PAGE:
According to the latest data from the U.S. Bureau of Labor Statistics, there are currently 6 million Americans who are unemployed. Though that’s still less than pandemic levels, it’s not exactly breeding confidence in those workers who fear being laid off or fired.
However, one sector of jobs seems to be ironclad: The U.S. government. Federal workers are very rarely fired or laid off and have more protections, according to a new article in the Washington Examiner. This is partially due to President Joe Biden putting a stronger push on hiring union workers for these jobs, more so than Trump did before him.
The article noted recent data that shows just 4,000 of 1.6 million government workers lost their jobs in recent years — just 1% of the population of people holding these positions. And for those who are dismissed from their gigs, they usually get the job back through the work of an arbitrator. The American First Policy Institute has reported that over 50% resume their roles after being let go, and usually with back pay.
“The combination of lengthy delays, followed by high reversal rates and back pay obligations makes attempting to dismiss unionized employees very risky for agencies,” the study from the AFPI pointed out.
In fact, Washington Business Journal reported that it can take up to 370 days (more than a year!) for any federal employee to be fired. This is because there’s strict protocol with several key steps before dismissing a worker. It includes monitoring performance and providing feedback, documenting instances and bringing in other departments, a mandatory probationary period and drafting up dismissal paperwork that has to be signed off on.
“On top of that, employees then have rights to appeal to the Merit Systems Protection Board. And during the whole dismissal process, they may make a request for reasonable accommodation, file a grievance or file an equal employment opportunity complaint that adds time to the process,” the outlet elaborated.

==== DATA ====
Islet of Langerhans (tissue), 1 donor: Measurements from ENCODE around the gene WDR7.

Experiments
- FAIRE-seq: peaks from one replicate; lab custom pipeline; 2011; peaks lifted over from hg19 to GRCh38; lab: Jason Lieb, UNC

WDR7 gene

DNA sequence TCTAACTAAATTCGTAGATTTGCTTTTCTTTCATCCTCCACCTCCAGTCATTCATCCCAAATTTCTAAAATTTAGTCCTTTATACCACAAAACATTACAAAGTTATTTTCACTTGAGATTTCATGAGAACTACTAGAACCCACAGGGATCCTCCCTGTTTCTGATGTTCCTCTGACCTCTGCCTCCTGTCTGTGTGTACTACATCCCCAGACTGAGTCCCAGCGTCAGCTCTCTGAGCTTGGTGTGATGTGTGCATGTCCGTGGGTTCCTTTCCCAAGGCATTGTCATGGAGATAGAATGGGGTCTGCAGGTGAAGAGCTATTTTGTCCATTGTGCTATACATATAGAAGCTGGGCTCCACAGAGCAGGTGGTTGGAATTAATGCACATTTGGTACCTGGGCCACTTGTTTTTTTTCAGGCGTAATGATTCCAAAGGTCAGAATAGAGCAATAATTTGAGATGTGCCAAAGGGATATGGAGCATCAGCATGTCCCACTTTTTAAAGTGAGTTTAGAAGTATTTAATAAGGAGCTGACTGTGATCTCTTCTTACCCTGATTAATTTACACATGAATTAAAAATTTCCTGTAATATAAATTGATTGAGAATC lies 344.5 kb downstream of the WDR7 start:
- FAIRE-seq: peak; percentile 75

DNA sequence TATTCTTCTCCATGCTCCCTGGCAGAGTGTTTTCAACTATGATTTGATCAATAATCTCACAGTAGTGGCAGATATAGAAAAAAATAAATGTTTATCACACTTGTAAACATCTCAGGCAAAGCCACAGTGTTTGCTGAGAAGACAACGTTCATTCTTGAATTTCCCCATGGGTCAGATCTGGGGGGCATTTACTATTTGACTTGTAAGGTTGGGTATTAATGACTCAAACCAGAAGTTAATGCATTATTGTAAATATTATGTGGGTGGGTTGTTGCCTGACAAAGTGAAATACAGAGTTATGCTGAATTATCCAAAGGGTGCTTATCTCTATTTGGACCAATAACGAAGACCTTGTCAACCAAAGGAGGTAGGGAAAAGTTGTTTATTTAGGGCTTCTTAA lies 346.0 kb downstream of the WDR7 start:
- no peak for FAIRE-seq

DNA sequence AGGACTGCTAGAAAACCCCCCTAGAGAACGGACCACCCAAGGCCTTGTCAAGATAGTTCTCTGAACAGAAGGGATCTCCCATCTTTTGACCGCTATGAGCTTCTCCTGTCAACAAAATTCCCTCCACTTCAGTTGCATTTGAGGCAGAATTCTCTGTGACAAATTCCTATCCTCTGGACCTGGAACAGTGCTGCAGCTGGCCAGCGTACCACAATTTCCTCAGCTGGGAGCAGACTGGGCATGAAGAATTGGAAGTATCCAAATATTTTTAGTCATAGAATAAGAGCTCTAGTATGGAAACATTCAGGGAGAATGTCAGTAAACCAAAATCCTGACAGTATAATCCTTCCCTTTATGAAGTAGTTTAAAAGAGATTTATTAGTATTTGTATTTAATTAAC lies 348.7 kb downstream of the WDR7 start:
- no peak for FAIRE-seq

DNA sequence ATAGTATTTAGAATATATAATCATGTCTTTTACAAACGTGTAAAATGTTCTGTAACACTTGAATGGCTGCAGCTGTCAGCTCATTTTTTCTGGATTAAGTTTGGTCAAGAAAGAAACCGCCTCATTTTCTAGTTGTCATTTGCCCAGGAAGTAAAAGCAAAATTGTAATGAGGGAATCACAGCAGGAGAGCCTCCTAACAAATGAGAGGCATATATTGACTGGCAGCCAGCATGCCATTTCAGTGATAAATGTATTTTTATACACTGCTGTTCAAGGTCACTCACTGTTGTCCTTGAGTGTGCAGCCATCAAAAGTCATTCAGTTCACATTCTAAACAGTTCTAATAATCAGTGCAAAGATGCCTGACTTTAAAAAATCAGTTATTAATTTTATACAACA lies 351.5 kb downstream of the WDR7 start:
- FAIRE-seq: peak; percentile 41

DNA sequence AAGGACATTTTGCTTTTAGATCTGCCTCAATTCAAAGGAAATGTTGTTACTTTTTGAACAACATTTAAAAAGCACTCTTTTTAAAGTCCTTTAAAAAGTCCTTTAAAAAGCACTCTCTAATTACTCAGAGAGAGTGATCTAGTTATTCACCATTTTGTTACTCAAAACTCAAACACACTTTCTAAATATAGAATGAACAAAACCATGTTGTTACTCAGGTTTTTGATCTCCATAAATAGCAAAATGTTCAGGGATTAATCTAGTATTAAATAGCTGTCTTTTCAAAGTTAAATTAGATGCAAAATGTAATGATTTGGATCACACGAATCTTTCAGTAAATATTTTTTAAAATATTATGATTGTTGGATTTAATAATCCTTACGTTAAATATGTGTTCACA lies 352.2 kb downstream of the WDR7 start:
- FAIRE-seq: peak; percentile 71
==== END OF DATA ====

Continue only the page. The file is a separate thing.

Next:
Given the amount of time it takes, as well as the high rate of termination reversal by the arbitrators, most higher-ups in the departments skip the process altogether.
Of course, that doesn’t mean you can just slack off and have no consequences in these roles. According to Chron, you can still be fired, but it has to be for a just cause with proper procedures followed since — unlike most private sector jobs — federal employees are not at-will workers.
The other benefit is that there are a range of federal jobs people of all skill sets and levels of experience can apply for. According to FederalPay.org, the most common government gigs include nurses, compliance inspectors, information technology managers, social insurance administrators, general attorneys and border patrol enforcement officers, among many others.
According to Indeed, the highest-paying government jobs include physicians and anesthesiologists, political affairs officers, mathematicians and mechanical engineers, which rank in the top five.
Indeed also touts the additional benefits (along with job security) that come with federal employment. Among them include comprehensive healthcare plans and pensions, competitive salaries including raises and promotions and work-life balance with every federal holiday a paid day off.
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